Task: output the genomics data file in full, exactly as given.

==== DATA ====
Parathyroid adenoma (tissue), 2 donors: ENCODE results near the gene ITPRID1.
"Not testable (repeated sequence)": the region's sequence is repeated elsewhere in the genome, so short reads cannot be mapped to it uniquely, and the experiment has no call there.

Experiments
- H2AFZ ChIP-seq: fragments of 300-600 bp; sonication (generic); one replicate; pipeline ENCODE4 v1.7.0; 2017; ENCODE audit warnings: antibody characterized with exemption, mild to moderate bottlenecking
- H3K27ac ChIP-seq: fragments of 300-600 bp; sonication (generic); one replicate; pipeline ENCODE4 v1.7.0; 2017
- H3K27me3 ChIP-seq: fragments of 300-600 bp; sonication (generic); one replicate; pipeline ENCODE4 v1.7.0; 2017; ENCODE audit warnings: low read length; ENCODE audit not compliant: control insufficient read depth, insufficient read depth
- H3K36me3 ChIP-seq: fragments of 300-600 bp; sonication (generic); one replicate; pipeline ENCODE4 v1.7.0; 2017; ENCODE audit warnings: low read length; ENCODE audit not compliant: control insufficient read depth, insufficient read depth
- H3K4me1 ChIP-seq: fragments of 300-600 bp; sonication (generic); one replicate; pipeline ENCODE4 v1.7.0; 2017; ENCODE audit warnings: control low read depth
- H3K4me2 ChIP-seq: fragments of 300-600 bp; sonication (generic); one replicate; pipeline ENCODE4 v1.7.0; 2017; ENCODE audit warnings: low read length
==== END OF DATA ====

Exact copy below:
Parathyroid adenoma (tissue), 2 donors: ENCODE results near the gene ITPRID1.
"Not testable (repeated sequence)": the region's sequence is repeated elsewhere in the genome, so short reads cannot be mapped to it uniquely, and the experiment has no call there.

Experiments
- H2AFZ ChIP-seq: fragments of 300-600 bp; sonication (generic); one replicate; pipeline ENCODE4 v1.7.0; 2017; ENCODE audit warnings: antibody characterized with exemption, mild to moderate bottlenecking
- H3K27ac ChIP-seq: fragments of 300-600 bp; sonication (generic); one replicate; pipeline ENCODE4 v1.7.0; 2017
- H3K27me3 ChIP-seq: fragments of 300-600 bp; sonication (generic); one replicate; pipeline ENCODE4 v1.7.0; 2017; ENCODE audit warnings: low read length; ENCODE audit not compliant: control insufficient read depth, insufficient read depth
- H3K36me3 ChIP-seq: fragments of 300-600 bp; sonication (generic); one replicate; pipeline ENCODE4 v1.7.0; 2017; ENCODE audit warnings: low read length; ENCODE audit not compliant: control insufficient read depth, insufficient read depth
- H3K4me1 ChIP-seq: fragments of 300-600 bp; sonication (generic); one replicate; pipeline ENCODE4 v1.7.0; 2017; ENCODE audit warnings: control low read depth
- H3K4me2 ChIP-seq: fragments of 300-600 bp; sonication (generic); one replicate; pipeline ENCODE4 v1.7.0; 2017; ENCODE audit warnings: low read length